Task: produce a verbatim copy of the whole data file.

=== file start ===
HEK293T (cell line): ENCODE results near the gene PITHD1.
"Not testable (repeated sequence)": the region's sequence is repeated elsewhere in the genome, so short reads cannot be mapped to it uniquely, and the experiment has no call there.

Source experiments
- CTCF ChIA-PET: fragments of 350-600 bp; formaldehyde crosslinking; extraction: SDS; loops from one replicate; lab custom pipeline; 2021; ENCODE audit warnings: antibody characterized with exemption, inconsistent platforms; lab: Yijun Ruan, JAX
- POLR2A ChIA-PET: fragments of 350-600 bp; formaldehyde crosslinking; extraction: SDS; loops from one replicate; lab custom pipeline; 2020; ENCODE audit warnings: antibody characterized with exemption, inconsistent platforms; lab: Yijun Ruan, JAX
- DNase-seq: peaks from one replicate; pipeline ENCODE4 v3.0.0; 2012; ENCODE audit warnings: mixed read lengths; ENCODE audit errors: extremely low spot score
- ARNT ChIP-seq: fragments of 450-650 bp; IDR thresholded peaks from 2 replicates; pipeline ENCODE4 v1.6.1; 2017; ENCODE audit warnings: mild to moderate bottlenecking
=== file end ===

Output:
HEK293T (cell line): ENCODE results near the gene PITHD1.
"Not testable (repeated sequence)": the region's sequence is repeated elsewhere in the genome, so short reads cannot be mapped to it uniquely, and the experiment has no call there.

Source experiments
- CTCF ChIA-PET: fragments of 350-600 bp; formaldehyde crosslinking; extraction: SDS; loops from one replicate; lab custom pipeline; 2021; ENCODE audit warnings: antibody characterized with exemption, inconsistent platforms; lab: Yijun Ruan, JAX
- POLR2A ChIA-PET: fragments of 350-600 bp; formaldehyde crosslinking; extraction: SDS; loops from one replicate; lab custom pipeline; 2020; ENCODE audit warnings: antibody characterized with exemption, inconsistent platforms; lab: Yijun Ruan, JAX
- DNase-seq: peaks from one replicate; pipeline ENCODE4 v3.0.0; 2012; ENCODE audit warnings: mixed read lengths; ENCODE audit errors: extremely low spot score
- ARNT ChIP-seq: fragments of 450-650 bp; IDR thresholded peaks from 2 replicates; pipeline ENCODE4 v1.6.1; 2017; ENCODE audit warnings: mild to moderate bottlenecking